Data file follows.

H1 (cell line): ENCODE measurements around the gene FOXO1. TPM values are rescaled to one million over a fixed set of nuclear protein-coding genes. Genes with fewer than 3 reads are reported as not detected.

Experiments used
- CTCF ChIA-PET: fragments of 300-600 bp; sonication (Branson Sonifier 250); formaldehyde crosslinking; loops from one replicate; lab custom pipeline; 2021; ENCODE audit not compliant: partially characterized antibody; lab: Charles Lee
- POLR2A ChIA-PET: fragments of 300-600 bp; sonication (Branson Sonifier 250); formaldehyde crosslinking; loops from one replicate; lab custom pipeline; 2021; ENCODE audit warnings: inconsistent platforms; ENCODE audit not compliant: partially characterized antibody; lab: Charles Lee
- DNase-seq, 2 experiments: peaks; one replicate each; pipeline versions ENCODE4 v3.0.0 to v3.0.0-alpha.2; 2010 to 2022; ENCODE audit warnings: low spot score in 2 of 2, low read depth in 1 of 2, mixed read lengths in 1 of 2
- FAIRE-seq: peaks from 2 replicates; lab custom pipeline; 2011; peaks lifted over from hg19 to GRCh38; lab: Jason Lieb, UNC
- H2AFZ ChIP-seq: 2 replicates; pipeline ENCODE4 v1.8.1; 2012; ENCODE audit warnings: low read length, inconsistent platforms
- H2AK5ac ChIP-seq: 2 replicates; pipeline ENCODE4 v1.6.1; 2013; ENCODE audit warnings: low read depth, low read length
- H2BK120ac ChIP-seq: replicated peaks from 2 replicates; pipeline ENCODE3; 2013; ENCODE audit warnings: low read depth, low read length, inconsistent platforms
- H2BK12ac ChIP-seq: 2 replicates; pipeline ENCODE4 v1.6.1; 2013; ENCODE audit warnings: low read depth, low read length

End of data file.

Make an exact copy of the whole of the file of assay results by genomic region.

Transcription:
H1 (cell line): ENCODE measurements around the gene FOXO1. TPM values are rescaled to one million over a fixed set of nuclear protein-coding genes. Genes with fewer than 3 reads are reported as not detected.

Experiments used
- CTCF ChIA-PET: fragments of 300-600 bp; sonication (Branson Sonifier 250); formaldehyde crosslinking; loops from one replicate; lab custom pipeline; 2021; ENCODE audit not compliant: partially characterized antibody; lab: Charles Lee
- POLR2A ChIA-PET: fragments of 300-600 bp; sonication (Branson Sonifier 250); formaldehyde crosslinking; loops from one replicate; lab custom pipeline; 2021; ENCODE audit warnings: inconsistent platforms; ENCODE audit not compliant: partially characterized antibody; lab: Charles Lee
- DNase-seq, 2 experiments: peaks; one replicate each; pipeline versions ENCODE4 v3.0.0 to v3.0.0-alpha.2; 2010 to 2022; ENCODE audit warnings: low spot score in 2 of 2, low read depth in 1 of 2, mixed read lengths in 1 of 2
- FAIRE-seq: peaks from 2 replicates; lab custom pipeline; 2011; peaks lifted over from hg19 to GRCh38; lab: Jason Lieb, UNC
- H2AFZ ChIP-seq: 2 replicates; pipeline ENCODE4 v1.8.1; 2012; ENCODE audit warnings: low read length, inconsistent platforms
- H2AK5ac ChIP-seq: 2 replicates; pipeline ENCODE4 v1.6.1; 2013; ENCODE audit warnings: low read depth, low read length
- H2BK120ac ChIP-seq: replicated peaks from 2 replicates; pipeline ENCODE3; 2013; ENCODE audit warnings: low read depth, low read length, inconsistent platforms
- H2BK12ac ChIP-seq: 2 replicates; pipeline ENCODE4 v1.6.1; 2013; ENCODE audit warnings: low read depth, low read length